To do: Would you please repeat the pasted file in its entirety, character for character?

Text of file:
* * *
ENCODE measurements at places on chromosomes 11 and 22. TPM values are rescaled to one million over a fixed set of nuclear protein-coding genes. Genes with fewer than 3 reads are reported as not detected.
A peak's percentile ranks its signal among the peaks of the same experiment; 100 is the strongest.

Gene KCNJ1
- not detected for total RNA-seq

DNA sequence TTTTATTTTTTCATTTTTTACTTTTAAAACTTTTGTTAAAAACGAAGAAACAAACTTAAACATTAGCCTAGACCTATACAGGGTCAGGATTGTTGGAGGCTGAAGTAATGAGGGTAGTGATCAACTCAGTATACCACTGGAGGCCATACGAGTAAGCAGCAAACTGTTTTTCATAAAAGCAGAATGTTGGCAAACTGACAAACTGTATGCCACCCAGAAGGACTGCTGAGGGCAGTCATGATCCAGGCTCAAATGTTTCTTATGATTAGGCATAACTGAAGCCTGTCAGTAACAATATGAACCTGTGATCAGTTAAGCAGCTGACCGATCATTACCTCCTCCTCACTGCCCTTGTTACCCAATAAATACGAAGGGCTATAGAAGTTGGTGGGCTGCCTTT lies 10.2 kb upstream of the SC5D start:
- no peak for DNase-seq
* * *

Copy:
ENCODE measurements at places on chromosomes 11 and 22. TPM values are rescaled to one million over a fixed set of nuclear protein-coding genes. Genes with fewer than 3 reads are reported as not detected.
A peak's percentile ranks its signal among the peaks of the same experiment; 100 is the strongest.

Gene KCNJ1
- not detected for total RNA-seq

DNA sequence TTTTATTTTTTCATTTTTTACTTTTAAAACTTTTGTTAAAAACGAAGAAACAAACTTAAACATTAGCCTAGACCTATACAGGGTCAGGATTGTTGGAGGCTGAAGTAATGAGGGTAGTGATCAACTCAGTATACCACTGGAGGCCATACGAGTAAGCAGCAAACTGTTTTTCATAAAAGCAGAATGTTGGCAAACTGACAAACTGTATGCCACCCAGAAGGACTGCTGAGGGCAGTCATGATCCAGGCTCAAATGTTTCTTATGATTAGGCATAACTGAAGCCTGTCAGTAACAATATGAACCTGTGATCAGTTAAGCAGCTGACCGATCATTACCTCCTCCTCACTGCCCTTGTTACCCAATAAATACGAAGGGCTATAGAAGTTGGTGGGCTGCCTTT lies 10.2 kb upstream of the SC5D start:
- no peak for DNase-seq